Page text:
School Related Anxiety

Alivia Mossler and Gabby Hanson, Journalists

“Anxiety disorders affect about 8% of adolescents between the ages of 13 and 18” (Sherrell).  Unfortunately, only 18% of teenagers who struggle with anxiety actually receive the help they need. The stereotypical high standards of American high schools, such as maintaining good grades, being in certain level classes, and going to college after graduation, add stress to the lives of most students. School-related anxiety is a huge problem that often gets overlooked. “School anxiety can affect students’ classroom behavior, academic performance, as well as social interactions” (Osorio). When struggling with school anxieties, it can become harder for students to hold onto the information they are learning, and it takes even more effort to participate and do well. 

Anxiety is defined as a persistent fear and can cause people to worry about everyday situations. Everyone’s anxiety looks different. This can sometimes involve sudden episodes of intense nervousness and fear that can peak within minutes. Anxiety is a widespread disorder that can be very debilitating for some students. 

When students at IHS were interviewed about how anxiety occurs in their daily lives, they all seemed to agree with the struggles and stress that comes with being in school. When asking senior Ethan Lombara what tends to give him the most anxiety in school, he replied, “Mostly tests, college (applications as well as tuition), my grades, and overall time management.” 

Although it is hard to be at school while experiencing anxiety, some interviewed students have said there are many great ways to release the stress. When asking Elijah Bergner what he does to relax when things get stressful at school, he says, “I find snacks or gum to help a bit. I’ll sometimes take walks – specifically, “pac and backs”, and especially fun classes like ceramics or engineering always help.” Most agree that any non-academic subject can help relieve some anxiety that occurs throughout the school day.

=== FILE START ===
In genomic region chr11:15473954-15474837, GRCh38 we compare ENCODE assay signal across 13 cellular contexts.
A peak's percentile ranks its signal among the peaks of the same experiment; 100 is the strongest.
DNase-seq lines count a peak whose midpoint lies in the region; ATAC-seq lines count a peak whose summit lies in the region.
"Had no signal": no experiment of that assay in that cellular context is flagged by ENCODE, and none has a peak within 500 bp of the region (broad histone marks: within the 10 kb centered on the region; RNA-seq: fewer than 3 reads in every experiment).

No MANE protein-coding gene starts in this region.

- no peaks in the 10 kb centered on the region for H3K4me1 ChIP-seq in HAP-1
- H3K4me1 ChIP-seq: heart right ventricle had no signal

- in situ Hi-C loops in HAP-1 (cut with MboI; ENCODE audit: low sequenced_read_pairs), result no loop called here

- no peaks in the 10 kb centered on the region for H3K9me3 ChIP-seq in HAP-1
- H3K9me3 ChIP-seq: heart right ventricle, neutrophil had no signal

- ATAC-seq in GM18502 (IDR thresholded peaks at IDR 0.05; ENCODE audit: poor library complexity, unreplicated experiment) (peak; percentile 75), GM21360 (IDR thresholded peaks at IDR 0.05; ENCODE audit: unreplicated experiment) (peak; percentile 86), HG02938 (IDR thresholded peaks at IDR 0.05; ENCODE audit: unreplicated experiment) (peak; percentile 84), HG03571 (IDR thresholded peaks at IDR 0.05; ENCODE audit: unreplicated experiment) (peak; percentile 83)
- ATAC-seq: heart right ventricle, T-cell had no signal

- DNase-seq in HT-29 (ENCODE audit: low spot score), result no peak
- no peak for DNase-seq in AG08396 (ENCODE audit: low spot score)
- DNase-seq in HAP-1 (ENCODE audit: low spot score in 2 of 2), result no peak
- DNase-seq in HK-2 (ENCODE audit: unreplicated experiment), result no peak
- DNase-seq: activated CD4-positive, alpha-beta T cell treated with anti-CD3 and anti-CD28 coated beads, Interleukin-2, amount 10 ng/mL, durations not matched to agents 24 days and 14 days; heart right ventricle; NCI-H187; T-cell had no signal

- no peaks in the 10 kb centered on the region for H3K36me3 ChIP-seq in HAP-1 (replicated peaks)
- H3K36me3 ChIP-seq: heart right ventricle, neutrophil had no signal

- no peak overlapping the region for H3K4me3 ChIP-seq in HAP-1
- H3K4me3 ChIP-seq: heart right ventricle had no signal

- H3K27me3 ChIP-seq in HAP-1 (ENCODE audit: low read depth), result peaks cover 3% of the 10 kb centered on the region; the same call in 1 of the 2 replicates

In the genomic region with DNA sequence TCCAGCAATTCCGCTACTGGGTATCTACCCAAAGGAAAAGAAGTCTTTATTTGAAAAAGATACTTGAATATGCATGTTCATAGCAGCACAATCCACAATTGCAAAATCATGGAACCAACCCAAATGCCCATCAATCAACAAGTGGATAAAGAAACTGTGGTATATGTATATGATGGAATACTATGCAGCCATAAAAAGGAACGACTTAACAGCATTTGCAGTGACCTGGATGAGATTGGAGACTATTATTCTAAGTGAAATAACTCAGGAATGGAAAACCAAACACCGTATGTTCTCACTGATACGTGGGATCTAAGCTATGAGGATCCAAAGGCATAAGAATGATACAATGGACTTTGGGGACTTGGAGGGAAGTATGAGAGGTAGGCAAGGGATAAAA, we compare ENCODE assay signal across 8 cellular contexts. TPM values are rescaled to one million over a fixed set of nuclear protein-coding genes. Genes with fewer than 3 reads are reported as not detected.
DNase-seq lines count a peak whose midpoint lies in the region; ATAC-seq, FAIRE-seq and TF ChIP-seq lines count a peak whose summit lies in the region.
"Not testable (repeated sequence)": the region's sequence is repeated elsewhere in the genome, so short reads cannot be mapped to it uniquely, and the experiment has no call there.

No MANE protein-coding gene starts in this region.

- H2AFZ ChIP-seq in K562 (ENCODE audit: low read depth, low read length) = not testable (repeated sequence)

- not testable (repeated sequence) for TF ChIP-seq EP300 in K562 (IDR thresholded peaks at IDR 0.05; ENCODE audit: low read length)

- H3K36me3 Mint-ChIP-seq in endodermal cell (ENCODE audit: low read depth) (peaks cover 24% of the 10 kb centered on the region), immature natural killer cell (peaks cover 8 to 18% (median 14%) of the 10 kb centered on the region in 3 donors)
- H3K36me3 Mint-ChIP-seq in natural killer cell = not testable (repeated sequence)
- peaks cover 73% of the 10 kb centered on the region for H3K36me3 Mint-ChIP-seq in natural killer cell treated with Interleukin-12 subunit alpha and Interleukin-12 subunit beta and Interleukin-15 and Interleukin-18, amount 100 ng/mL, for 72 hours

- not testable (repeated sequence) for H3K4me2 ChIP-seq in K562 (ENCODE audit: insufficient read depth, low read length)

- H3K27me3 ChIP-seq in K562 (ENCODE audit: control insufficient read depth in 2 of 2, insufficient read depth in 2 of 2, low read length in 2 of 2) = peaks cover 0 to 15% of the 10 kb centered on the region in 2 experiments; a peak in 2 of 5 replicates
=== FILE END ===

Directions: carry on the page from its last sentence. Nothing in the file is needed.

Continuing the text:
There are many resources all around IHS, such as guidance counselors, adjustment counselors, as well as the nurses. These are great ways to cope for students because sometimes it helps just having someone to talk to. From 7:45 to 2:21, students are able to get the help and support they need. Our full-time adjustment counselors are Christine Ryan ([email protected]) and Kelly Scott ([email protected]). If you or friends around you are struggling, always know you can reach out.

When interviewing the high school art teacher, Ms. Morris, we asked her about her techniques when aiding a student with anxiety. Her response was, “I recognize that they are struggling, and make them feel seen and heard, sitting with them and comforting them. Also giving them physical and emotional support by knowing they are struggling. I am lucky to teach a subject to help with anxiety and help release stress, offering a break from the day even if it means missing some class work.” Ms. Morris recognizines her students as human beings. She realizes that it is more important to try to understand what they are going through on a personal level and find out how to help than it is to have them get an assignment turned in on time.  Lucky for us, there are many teachers at IHS like Ms. Morris who are very supportive. They know that many students can get overwhelmed easily and have anxiety that is present in their daily lives. These teachers will do all that they can to make their students’ feel comfortable and always provide help and assistance or solutions if needed. 

Overall, anxiety can look and feel different for every student. Many different factors contribute to a student’s anxiety such as students’ classes, extracurriculars, and their home life. For some, getting help and accepting that help is needed can be the most challenging part. The resources at IHS give hope and relief for students who are struggling, showing them that it can and will get better.